A former employee of DCL Communications left DCL in 2019, and more than 18 months later joined a competitor, Reach Technology Solutions Limited. Both DCL and Reach were in the business of providing services relating to IT infrastructure. Whilst the former employee’s employment contract with DCL contained a confidentiality clause, there was no restraint of trade (non-compete) clause to prevent her from working for a competitor following the end of her employment.
In December 2021, a long-standing DCL client decided not to renew its contract with DCL, which had originally been handled by the former employee. Thereafter, another important client told DCL that they had been approached by the former employee, offering Reach’s products and services. DCL also heard from another client that it had received quotations with significantly lower prices from other companies, but it was not clear whether Reach was among those companies.
DCL grew suspicious and carried out its own investigations. DCL concluded that the former employee was likely helping Reach entice clients away from DCL at the ‘right time’ (i.e. around the time when those clients’ maintenance contracts were due for renewal), with the right price, by using DCL’s confidential information, namely:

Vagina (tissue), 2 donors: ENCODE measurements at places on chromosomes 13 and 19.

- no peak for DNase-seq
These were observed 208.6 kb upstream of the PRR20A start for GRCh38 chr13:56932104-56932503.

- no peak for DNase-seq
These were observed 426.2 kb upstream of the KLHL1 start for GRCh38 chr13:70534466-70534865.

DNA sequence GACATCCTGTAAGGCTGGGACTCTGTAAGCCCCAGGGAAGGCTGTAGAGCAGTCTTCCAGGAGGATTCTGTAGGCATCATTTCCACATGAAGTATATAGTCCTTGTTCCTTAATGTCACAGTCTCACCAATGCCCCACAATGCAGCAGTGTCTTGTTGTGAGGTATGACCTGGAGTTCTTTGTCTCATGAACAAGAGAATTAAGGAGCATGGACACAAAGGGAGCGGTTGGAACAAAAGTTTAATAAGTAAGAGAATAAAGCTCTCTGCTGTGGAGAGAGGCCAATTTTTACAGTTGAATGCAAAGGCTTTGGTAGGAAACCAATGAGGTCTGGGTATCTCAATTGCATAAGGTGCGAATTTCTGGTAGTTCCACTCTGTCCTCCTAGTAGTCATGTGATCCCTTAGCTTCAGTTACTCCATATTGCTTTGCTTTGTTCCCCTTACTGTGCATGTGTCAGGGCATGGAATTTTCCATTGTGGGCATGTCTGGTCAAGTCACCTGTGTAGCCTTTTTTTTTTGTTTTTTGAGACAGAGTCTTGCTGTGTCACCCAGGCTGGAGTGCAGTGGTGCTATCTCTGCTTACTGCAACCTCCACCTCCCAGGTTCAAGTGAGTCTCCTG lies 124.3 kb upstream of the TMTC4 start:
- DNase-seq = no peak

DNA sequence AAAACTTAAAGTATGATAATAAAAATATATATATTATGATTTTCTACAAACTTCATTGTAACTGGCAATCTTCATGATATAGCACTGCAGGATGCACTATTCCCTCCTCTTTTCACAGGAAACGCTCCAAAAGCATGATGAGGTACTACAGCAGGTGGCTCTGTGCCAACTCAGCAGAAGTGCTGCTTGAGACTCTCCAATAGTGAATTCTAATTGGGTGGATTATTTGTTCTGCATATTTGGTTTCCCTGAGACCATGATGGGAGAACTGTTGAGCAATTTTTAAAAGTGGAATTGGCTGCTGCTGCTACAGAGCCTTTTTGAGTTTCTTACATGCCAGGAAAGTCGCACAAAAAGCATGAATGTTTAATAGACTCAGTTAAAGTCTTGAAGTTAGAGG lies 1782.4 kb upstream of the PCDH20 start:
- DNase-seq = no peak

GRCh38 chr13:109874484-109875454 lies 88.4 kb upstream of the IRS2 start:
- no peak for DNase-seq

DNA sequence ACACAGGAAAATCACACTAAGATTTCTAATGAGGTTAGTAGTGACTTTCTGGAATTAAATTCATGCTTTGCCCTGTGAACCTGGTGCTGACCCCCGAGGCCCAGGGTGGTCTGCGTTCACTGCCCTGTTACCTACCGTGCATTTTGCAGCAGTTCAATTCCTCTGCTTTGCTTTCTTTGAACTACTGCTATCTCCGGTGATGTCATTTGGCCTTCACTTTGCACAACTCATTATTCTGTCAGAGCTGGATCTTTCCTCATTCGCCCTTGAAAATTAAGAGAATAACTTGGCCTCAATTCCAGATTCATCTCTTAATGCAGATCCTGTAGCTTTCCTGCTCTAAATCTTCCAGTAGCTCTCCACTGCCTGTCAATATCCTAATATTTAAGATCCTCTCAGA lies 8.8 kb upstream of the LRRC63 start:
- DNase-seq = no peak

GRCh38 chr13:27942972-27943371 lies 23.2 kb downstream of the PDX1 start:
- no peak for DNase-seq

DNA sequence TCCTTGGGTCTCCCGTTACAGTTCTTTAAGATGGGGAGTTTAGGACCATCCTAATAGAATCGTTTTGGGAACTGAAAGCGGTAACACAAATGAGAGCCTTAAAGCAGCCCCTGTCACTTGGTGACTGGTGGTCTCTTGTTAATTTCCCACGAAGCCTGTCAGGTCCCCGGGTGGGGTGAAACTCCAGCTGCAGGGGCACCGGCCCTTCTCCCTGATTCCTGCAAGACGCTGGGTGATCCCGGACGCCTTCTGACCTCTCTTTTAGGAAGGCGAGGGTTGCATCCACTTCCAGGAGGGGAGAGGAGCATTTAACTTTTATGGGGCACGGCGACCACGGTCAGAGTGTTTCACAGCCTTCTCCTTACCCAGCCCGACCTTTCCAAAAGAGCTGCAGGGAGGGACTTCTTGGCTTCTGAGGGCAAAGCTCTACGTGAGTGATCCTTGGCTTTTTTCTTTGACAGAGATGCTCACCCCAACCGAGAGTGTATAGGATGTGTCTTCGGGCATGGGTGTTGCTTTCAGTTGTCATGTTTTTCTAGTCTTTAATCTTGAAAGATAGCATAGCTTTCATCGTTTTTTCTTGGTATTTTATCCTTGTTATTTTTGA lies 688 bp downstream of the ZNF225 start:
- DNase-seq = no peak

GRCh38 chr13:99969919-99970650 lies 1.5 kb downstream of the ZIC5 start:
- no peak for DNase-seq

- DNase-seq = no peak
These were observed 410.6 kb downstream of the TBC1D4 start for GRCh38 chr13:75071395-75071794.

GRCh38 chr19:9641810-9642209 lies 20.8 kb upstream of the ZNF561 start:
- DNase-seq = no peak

The Plaintiff began court proceedings and applied for a springboard injunction to prevent the former employee and Reach from obtaining an unfair advantage by using or disclosing that information.
The court dismissed DCL’s application on the basis that its case was built solely upon suspicion and speculation, without any concrete evidence of any wrongdoing by the Defendants.
In reaching its decision, the Court focused on the following:
The case provides a helpful summary of the law in relation to confidential information and springboard injunctions. It also serves as a reminder that any such applications should be supported by concrete evidence of wrongdoing and not mere suspicion and speculation.
The case also illustrates the importance of non-compete clauses where an employer seeks to protect its legitimate business interests. A confidentiality clause on its own is unlikely to be effective. An employee is free to use any information they honestly obtained and carried away in their head.
Another key takeaway is to take note of any lifespan of confidential information and the timing of bringing a springboard injunction. Employers who are concerned about the misuse or disclosure of their confidential information should act quickly while such information is still in date and capable of providing a competitive advantage.